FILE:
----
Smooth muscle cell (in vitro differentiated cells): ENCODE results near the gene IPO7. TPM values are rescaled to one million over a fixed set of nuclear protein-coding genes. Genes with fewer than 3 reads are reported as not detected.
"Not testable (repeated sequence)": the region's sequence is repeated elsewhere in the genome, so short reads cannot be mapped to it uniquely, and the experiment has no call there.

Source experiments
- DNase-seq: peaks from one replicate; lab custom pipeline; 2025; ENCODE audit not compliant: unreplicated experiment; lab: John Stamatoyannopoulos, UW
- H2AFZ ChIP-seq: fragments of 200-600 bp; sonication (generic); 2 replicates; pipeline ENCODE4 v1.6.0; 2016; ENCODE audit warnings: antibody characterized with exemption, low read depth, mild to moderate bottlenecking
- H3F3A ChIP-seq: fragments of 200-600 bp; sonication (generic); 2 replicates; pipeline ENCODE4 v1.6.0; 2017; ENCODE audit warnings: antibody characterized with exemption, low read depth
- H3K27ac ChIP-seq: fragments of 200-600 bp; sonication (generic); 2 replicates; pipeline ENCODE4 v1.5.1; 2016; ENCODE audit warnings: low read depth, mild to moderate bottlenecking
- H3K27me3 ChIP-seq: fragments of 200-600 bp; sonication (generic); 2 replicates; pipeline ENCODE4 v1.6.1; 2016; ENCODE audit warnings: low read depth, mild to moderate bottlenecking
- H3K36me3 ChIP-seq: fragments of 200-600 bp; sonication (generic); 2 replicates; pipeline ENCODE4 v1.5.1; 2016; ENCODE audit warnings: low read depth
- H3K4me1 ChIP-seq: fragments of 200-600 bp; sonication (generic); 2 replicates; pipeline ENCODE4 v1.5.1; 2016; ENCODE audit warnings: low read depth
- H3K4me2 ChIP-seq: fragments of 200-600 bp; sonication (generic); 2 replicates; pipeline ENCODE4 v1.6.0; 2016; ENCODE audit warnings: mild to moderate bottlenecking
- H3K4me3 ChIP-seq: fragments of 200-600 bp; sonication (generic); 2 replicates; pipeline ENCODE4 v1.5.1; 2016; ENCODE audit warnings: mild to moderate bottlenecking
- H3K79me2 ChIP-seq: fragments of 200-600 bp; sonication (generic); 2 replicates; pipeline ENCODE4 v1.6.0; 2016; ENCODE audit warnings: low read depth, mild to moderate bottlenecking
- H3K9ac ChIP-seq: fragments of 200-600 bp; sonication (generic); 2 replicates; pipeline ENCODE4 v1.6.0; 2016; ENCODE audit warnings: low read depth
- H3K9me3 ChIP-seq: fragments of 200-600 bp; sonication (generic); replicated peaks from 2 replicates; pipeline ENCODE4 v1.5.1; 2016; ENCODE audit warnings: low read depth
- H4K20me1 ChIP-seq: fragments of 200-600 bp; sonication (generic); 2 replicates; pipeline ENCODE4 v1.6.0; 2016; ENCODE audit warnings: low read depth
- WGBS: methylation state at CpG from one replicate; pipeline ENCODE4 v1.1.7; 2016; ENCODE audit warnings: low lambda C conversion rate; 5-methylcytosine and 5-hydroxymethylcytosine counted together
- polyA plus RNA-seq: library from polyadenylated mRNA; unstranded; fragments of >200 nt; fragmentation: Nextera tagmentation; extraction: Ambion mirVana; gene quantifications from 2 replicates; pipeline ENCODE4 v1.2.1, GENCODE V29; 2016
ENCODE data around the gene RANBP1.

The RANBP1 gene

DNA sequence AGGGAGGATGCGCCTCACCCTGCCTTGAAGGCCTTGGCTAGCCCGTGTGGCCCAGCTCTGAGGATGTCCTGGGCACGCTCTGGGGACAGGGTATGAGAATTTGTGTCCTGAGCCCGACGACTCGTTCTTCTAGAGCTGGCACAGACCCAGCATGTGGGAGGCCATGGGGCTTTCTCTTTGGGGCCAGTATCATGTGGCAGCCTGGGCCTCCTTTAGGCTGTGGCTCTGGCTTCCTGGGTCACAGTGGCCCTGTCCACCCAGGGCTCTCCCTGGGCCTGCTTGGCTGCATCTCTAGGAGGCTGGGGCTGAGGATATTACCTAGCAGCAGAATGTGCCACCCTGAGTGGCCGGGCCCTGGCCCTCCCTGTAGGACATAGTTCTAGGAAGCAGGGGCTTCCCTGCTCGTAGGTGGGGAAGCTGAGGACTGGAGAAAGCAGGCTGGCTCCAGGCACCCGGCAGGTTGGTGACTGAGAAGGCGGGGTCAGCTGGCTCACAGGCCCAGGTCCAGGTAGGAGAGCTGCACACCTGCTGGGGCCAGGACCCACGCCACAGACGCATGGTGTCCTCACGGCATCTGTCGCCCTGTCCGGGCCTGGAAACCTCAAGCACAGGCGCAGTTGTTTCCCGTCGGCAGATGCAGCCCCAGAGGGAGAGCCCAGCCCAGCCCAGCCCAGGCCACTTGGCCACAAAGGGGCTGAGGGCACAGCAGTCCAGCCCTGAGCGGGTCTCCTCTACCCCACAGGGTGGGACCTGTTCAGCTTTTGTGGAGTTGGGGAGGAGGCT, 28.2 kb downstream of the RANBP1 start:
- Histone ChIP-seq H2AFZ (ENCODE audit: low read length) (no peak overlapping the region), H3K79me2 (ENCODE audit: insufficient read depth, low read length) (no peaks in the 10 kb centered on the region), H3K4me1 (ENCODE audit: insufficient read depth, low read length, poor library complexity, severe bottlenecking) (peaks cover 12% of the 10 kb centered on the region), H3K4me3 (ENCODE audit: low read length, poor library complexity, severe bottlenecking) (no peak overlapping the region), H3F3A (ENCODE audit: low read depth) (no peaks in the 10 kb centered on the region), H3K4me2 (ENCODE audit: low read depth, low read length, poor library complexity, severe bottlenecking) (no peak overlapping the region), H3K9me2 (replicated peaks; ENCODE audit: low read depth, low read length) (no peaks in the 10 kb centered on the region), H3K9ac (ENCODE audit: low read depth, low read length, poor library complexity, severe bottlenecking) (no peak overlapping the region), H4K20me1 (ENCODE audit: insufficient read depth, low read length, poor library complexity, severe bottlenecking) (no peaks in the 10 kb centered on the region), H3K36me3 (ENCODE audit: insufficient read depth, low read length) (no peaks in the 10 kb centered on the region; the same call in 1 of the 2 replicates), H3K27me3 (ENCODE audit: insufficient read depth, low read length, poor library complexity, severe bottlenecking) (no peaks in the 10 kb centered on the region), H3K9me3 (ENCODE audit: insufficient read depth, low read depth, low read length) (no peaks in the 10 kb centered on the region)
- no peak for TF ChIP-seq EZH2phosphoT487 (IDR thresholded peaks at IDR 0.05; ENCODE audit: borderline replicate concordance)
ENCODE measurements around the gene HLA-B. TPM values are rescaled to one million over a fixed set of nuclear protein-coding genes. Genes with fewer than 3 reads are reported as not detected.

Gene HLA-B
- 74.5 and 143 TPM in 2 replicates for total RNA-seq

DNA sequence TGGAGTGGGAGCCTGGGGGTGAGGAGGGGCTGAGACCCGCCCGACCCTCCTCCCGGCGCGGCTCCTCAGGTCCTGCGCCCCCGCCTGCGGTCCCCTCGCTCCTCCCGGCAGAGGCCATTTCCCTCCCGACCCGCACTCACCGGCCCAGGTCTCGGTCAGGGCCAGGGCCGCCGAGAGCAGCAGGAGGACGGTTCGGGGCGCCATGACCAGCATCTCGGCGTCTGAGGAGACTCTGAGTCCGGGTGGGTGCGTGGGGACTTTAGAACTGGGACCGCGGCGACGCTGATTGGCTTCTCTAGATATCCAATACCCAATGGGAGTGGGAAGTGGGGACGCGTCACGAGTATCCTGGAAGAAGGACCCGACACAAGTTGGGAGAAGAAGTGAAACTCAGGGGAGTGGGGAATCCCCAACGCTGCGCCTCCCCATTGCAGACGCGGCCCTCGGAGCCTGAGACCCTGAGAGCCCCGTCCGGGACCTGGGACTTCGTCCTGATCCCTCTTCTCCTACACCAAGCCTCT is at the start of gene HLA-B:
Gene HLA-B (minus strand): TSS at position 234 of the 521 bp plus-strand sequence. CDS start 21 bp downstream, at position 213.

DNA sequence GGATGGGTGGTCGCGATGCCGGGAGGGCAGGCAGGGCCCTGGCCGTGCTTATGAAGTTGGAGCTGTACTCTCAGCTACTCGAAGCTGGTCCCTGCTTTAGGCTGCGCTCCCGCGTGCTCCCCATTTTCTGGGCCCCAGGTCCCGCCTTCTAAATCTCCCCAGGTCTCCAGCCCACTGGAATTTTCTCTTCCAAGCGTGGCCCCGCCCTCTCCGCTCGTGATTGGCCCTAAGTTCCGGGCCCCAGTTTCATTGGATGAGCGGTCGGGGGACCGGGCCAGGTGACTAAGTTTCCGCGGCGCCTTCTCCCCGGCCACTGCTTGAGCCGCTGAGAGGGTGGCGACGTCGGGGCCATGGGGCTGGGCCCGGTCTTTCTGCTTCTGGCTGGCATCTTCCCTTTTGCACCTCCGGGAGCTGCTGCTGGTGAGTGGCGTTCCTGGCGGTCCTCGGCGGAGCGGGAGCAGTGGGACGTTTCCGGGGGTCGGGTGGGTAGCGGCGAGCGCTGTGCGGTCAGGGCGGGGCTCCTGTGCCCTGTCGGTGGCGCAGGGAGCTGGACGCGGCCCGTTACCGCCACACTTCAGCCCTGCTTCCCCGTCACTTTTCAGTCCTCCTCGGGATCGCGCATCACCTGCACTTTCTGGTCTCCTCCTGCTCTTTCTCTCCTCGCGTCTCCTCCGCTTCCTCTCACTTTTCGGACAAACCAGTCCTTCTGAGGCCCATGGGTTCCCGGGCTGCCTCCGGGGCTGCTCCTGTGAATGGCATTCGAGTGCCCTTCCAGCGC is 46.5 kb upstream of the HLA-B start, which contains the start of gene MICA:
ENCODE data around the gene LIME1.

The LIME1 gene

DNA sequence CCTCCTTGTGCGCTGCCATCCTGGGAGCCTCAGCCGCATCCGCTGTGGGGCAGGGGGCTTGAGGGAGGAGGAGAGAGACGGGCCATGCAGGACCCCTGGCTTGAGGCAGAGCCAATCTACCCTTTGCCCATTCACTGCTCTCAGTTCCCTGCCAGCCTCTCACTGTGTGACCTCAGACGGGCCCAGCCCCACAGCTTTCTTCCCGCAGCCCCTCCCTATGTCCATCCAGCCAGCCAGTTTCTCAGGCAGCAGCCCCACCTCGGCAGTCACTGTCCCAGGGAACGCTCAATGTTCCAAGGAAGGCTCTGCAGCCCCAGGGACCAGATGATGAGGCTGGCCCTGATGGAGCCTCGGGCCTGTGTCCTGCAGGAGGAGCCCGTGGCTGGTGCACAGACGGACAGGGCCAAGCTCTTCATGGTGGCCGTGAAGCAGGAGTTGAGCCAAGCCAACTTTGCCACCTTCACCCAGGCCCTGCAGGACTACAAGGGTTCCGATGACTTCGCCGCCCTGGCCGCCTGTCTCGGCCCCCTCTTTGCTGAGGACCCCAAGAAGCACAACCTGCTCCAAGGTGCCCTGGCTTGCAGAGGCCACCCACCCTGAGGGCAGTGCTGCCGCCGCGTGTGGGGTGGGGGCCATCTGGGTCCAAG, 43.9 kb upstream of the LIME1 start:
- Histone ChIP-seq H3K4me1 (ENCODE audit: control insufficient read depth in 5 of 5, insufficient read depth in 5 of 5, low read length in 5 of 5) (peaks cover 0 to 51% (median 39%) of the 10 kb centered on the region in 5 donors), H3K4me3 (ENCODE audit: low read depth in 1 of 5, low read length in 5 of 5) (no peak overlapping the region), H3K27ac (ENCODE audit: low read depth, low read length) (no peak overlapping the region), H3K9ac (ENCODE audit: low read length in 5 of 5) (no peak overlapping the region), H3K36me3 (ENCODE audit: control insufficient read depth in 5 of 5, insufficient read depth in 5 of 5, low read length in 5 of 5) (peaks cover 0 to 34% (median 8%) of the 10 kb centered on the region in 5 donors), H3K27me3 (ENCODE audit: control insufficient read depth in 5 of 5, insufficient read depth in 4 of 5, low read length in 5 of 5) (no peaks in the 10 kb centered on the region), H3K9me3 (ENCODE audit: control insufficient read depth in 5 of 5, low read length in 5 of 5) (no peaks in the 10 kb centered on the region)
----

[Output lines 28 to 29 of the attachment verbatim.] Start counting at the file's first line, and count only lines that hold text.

Gene HLA-B (minus strand): TSS at position 234 of the 521 bp plus-strand sequence. CDS start 21 bp downstream, at position 213.

DNA sequence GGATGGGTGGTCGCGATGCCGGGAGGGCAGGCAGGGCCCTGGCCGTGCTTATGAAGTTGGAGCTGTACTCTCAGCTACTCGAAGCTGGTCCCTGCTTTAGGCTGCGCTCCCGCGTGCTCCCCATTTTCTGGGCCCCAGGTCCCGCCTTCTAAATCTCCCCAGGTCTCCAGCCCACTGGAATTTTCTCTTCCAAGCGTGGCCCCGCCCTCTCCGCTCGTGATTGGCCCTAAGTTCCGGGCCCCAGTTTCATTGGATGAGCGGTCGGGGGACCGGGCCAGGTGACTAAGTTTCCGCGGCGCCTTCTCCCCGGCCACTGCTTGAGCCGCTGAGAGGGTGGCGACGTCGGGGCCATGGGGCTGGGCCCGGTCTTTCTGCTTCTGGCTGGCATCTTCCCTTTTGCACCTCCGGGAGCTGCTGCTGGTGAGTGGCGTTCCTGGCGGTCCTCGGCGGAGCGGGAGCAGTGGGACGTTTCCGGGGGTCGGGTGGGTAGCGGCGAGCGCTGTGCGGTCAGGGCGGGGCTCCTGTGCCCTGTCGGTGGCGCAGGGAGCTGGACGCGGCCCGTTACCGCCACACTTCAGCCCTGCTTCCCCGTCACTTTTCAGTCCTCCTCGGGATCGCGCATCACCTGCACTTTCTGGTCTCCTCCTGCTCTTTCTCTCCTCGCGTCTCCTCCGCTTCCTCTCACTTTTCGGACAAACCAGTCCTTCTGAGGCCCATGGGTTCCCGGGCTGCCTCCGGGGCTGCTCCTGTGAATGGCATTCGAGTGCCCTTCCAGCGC is 46.5 kb upstream of the HLA-B start, which contains the start of gene MICA: